European Solheim Cup Captain and Syngenta Golf Ambassador Carin Koch joined a panel of experts at The Golf Trade Show, Harrogate, to discuss ‘The Opportunity to Grow Golf: Female Participation.’ In this interview, Carin highlights the important role of PGA Professionals and the business opportunity of engaging more women in golf.
This is your first golf industry event since The Solheim Cup. Looking back, what are your thoughts on events at St Leon-Rot Golf Club, Germany?
It was an amazing week, filled with excitement, drama and world-class match play golf. Of the 200 holes played, players on both sides made 112 birdies and three eagles. The American team played magnificently in the final singles session, but for much of the afternoon it could have been Europe’s day as well. Ultimately, after three days of golf, one point separated the teams and despite some outstanding play from my team, the Americans outplayed us in the singles. Of course, much was said of the incident in the final fourball match, but this shouldn’t be what the 2015 Solheim Cup is remembered for. Suzann Pettersen apologized personally to American Captain Juli Inkster and made a heartfelt statement on Instagram, expressing her sadness for the part she played. I feel this was the correct course of action by Suzann and I gave her my full support in doing so.
What do you think The 2015 Solheim Cup will be remembered for?
Overall, it was a wonderful showcase for women’s golf. Not just the quality of the golf on the course, but the way in which women’s golf was celebrated throughout the week. There were so many events and functions, including the opening ceremony, where the teams and fans just had a great time together. I believe The Solheim Cup will inspire women and girls to think about golf and take it up as a sport and social activity, and make it a game for life.
Why are you taking part in the education seminars at The Golf Trade Show?
To help encourage the industry to think about how to get more women and families into golf – and to encourage PGA Professionals, who are already doing such a great job. Over the past year I have been working closely with Syngenta on its market research and helping golf clubs and courses better understand what interests women about golf and how they can make the game more female and family friendly – to bring in new customers to golf. Ultimately, if more people are playing, there will be a good long-term future for both the game and the business of golf.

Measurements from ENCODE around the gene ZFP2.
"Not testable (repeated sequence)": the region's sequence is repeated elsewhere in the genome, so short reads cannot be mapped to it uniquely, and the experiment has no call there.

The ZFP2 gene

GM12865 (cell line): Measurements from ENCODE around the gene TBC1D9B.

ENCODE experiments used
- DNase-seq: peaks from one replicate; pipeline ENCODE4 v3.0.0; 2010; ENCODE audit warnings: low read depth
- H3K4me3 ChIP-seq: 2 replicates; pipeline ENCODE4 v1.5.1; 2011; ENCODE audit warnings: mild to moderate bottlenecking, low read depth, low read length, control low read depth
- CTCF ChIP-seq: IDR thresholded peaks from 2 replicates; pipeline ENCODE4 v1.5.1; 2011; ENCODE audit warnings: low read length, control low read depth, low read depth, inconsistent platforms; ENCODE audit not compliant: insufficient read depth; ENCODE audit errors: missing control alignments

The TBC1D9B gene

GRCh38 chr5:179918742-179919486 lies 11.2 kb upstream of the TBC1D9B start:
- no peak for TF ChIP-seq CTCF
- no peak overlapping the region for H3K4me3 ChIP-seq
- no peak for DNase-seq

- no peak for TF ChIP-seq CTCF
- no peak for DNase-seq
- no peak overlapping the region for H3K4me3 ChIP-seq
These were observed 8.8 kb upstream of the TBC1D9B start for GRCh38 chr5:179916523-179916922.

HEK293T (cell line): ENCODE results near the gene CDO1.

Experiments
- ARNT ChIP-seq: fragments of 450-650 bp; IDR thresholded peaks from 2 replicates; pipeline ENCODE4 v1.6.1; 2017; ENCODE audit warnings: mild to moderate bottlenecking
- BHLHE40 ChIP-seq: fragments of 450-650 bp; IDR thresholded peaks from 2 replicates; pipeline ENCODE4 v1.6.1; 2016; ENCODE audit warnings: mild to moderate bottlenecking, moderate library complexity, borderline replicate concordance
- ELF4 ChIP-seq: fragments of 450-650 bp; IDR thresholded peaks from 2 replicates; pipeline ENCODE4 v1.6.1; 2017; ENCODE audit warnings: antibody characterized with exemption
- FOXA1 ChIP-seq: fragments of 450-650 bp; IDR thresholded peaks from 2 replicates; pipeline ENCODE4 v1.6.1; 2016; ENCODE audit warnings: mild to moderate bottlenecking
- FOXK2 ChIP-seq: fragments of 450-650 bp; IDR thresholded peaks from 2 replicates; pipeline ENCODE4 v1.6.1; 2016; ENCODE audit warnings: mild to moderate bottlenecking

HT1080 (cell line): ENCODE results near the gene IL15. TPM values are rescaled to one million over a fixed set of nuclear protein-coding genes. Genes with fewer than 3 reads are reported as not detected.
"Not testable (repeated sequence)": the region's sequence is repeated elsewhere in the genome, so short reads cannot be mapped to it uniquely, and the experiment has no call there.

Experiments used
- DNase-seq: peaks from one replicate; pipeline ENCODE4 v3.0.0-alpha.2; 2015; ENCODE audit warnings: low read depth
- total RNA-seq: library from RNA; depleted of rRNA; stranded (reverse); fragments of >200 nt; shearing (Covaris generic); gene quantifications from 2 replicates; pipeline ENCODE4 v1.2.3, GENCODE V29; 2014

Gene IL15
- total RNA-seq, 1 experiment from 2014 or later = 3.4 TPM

What role do PGA Professionals play in this?
PGA Professionals have an essential front line role to play and many are already doing some excellent work, not just coaching existing players but engaging new golfers, too. In the seminar, as well as presenting Syngenta’s market research ‘The Opportunity to Grow Golf: Female Participation’, we are showcasing a new coaching franchise called love.golf which has been inspired and developed by Fellow PGA Professional Alastair Spink. It is proving extremely successful both in the way it appeals to women and how it expands the opportunity for the Professional to make money from the group coaching of players who don’t engage with the game today – a new market for the Professional.
How is this different to other coaching methods and introductory schemes?
It exemplifies the key insights from the Syngenta market research and is focused on creating enjoyable social experiences on the course, not teaching technical skills by hitting balls on a practice range. Although that is the way new golfers are typically taught, it is not necessarily a way that women, and many potential new customers, want to learn; in fact, they are likely to lose interest quickly and leave the game. It is really interesting to hear Alastair speak about his approach to coaching women, which is part of an academic study; clearly it is working because he’s introduced more than 300 women to golf at one course.
But can golf really attract women when it sometimes appears to be stuck in its ways?
There are still some issues that can put women off, but this is where Syngenta’s research is so useful. It really demonstrates just how important it is to consider golf in the context of a customer experience. For example, relax rules about what you wear. I don’t think twice about wearing jeans when I pass by my golf club in Sweden, but in the UK it is a major concern for women who’d like to try golf. Jeans and trainers are the first thing you would wear when you haven’t got all the kit, yet they are not allowed, so there is an instant barrier – just one of many, in fact, and so women don’t often even consider golf as an option for their precious leisure time. However, we know people will spend money on their leisure when the product is right. It sounds obvious, but unless you read the research and understand what is actually in the minds of women, you won’t realize just how important this is and why golf will lose potential golfers if it doesn’t think about putting the customer first. There really is a great opportunity to get more women into golf and I hope PGA Professionals attending the seminar will be among those who lead the way.
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